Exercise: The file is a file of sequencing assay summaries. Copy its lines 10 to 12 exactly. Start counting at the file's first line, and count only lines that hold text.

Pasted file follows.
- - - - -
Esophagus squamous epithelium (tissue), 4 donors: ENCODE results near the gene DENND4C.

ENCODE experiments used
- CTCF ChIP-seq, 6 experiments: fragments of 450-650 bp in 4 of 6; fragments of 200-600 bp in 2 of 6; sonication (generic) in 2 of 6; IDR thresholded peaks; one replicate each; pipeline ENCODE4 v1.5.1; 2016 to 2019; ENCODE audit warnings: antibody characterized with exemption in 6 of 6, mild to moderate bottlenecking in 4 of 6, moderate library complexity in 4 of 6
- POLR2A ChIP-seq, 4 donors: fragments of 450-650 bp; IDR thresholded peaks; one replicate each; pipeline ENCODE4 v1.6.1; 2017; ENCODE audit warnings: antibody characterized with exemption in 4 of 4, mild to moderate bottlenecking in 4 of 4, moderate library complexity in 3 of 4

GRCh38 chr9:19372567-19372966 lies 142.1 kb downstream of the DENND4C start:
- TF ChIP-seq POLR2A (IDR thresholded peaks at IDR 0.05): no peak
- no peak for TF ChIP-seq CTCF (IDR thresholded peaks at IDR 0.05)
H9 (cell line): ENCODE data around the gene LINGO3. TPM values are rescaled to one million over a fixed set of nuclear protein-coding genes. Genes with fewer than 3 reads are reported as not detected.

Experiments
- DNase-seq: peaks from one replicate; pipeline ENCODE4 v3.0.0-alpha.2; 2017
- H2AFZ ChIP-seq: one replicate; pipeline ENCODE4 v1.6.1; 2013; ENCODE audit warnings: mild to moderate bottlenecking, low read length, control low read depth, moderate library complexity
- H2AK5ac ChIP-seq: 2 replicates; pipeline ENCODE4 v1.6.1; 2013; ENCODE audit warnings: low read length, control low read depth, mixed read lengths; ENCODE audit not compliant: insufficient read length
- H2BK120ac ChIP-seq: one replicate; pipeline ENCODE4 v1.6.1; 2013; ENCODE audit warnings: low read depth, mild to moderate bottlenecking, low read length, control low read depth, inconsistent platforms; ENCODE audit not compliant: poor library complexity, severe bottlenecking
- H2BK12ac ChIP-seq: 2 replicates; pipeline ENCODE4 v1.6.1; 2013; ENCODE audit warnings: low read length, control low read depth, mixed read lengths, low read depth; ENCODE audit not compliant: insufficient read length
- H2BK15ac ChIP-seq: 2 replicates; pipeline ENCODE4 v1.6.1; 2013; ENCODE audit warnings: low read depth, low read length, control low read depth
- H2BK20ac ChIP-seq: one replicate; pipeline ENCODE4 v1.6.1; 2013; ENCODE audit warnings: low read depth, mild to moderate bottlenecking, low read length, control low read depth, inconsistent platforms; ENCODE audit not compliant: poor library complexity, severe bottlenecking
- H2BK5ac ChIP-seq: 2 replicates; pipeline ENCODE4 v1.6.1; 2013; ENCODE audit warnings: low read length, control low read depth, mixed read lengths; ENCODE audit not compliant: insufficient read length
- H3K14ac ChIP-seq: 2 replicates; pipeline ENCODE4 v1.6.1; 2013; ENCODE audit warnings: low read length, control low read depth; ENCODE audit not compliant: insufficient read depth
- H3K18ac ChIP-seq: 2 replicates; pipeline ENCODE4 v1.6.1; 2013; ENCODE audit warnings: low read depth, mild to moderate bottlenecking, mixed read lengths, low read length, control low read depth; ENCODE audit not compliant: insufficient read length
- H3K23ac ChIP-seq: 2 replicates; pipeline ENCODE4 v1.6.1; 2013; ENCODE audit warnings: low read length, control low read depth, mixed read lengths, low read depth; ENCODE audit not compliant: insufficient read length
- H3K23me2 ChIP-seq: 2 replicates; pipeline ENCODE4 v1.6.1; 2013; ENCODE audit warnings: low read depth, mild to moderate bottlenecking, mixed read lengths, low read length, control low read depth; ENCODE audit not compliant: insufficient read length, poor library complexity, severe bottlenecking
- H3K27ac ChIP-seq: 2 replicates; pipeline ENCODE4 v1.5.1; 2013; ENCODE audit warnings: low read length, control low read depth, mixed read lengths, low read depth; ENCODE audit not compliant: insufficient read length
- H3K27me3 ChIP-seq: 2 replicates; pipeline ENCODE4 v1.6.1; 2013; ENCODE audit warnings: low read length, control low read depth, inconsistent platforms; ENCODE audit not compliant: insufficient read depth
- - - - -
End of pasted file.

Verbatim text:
- DNase-seq: peaks from one replicate; pipeline ENCODE4 v3.0.0-alpha.2; 2017
- H2AFZ ChIP-seq: one replicate; pipeline ENCODE4 v1.6.1; 2013; ENCODE audit warnings: mild to moderate bottlenecking, low read length, control low read depth, moderate library complexity
- H2AK5ac ChIP-seq: 2 replicates; pipeline ENCODE4 v1.6.1; 2013; ENCODE audit warnings: low read length, control low read depth, mixed read lengths; ENCODE audit not compliant: insufficient read length